Thursday, April 9, 2009

Hank Williams: Ramblin' Man

SONG Ramblin' Man

SONGWRITER Hank Williams

APPEARS ON Gold, Original Singles Collection, The Ultimate Collection, 20 Of Hank Williams Greatest Hits, 24 Greatest Hits, 40 Greatest Hits

NOTE Any Williams anthology without "Ramblin' Man" is by definition incomplete and should be avoided.

Hank Williams sang so often of loneliness and isolation that in his hands they became the the Scylla and Charybdis of the human psyche. This was never more evident than in his performance of "Ramblin' Man," certainly one of the eeriest vocals ever recorded.

"Ramblin' Man" is a perfect example of how lyrics require the right interpretation to achieve greatness as a song. On the surface, it's a well-written account but also not uncommon account of a man who can't sit still, even for love. Williams chalks it up to fate ("When the Lord made me, he made a ramblin' man") to the point of divine intervention. He recognizes that "some folks might say that I'm no good," but their opinion is of small consequence compared with "the life I believe/He meant for me." There's a defensive quality to the lyrics, as if Williams wants to rationalize an inability to commit.

Now, listen to Williams' spooky interpretation of the lyrics. Williams becomes a reluctant rambler, drawn irresistibly by "that old freight" away from hearth and home to the "open road." His vocals echo the train whistle that beckons him to a life leading inevitably to a lonely grave. The defensiveness and rationalization fall away, revealing a man powerless before a fate that he may not want but cannot resist.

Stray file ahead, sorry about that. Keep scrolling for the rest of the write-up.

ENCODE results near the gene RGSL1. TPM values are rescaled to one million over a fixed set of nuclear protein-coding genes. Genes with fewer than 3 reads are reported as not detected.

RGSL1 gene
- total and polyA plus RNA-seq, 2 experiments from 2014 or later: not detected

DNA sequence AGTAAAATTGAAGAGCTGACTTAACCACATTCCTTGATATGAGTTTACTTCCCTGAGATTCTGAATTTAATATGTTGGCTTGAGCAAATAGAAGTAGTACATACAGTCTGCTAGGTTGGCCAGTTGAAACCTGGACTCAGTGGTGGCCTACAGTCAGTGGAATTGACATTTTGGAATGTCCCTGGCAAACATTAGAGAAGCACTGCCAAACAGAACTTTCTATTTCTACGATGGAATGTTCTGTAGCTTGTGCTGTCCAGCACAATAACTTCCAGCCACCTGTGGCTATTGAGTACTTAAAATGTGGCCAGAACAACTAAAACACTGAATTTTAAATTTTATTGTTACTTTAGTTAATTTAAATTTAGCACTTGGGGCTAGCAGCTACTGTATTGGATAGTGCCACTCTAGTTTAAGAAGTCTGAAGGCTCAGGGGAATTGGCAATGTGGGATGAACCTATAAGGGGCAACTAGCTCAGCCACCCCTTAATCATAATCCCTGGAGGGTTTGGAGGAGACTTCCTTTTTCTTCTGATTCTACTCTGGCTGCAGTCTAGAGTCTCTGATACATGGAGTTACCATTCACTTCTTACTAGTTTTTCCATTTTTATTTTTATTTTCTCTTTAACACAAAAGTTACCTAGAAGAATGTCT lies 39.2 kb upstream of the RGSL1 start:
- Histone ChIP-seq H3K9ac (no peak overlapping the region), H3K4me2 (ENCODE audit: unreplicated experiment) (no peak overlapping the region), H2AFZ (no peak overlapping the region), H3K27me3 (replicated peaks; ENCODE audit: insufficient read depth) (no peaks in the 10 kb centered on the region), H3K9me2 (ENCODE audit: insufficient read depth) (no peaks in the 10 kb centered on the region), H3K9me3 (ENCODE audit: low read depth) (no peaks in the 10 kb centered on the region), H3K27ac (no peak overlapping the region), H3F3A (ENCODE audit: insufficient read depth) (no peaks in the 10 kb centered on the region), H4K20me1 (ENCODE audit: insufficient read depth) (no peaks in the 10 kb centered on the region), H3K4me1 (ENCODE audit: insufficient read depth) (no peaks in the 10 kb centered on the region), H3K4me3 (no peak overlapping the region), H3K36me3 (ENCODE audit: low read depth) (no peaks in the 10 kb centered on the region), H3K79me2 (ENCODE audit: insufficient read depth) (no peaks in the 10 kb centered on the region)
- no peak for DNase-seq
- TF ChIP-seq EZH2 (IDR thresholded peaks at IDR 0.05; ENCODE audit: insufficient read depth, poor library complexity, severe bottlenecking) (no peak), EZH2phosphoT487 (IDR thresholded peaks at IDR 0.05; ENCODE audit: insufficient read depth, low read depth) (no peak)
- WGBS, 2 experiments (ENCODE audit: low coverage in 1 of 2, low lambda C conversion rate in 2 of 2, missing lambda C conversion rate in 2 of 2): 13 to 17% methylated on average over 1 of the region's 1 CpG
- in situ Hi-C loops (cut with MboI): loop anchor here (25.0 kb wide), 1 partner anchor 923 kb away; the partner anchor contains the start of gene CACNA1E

I could settle down
and be doin' just fine
'til I hear that old freight
comin' down the line
Then I hurry straight
home and pack and if i didn't go
I'd be 'bout lose my stack
I love you baby, but you gotta understand
When the Lord made me, he made a ramblin' man

Some folks might say that I'm no good
that I wouldn't settle down if i could
but when that open road starts callin' me
there's somethin' o'er the hill that i got to see
Sometimes it's hard, but you gotta understand
when the lord made me, he made a ramblin' man

Let me travel this land
from the mountains to the sea
'cause that's the life I believe
He meant for me
And when I'm gone and at my grave you stand
Just say God's called home your ramblin' man


  1. Great song. The lyrics could be about Woody Guthrie as much as anyone. He really did live like that for a long time and drove his family crazy. Families, really. Williams had his own powerful demons, of course, some similar, some different.

  2. "Still is still movin' to me" -- Willie Nelson.

    Love, C.

  3. Talk about a great Restless Farewell song! One of my favorite Willie tunes, and I have a lot of them.

  4. I'm sorry to be so behind the times-- this is a great take on a truly great song-- one of Hank's best. My folks had this on 78-- can't remember what the B side was, but I was fascinated by this song from an early age, & still am today. I sing this song myself, & I fully acknowledge that Hank's "million dollar voice" is what's required to lift this number to the heights. By the way, the "million dollar voice" quote comes from Roy Acuff, who said Williams had "a million dollar voice, but a ten-cent brain" (because of his alcoholism).

    Wonderful review-- I see it was picked up by the HW Journal, & deservedly so.

  5. Thanks, John. A 78...I'm awed. That would be the ultimate way to hear this one.

  6. Songwriter Darrell Scott thinks that Ramblin' Man is about addiction. I've added Darrell's fine cover of it.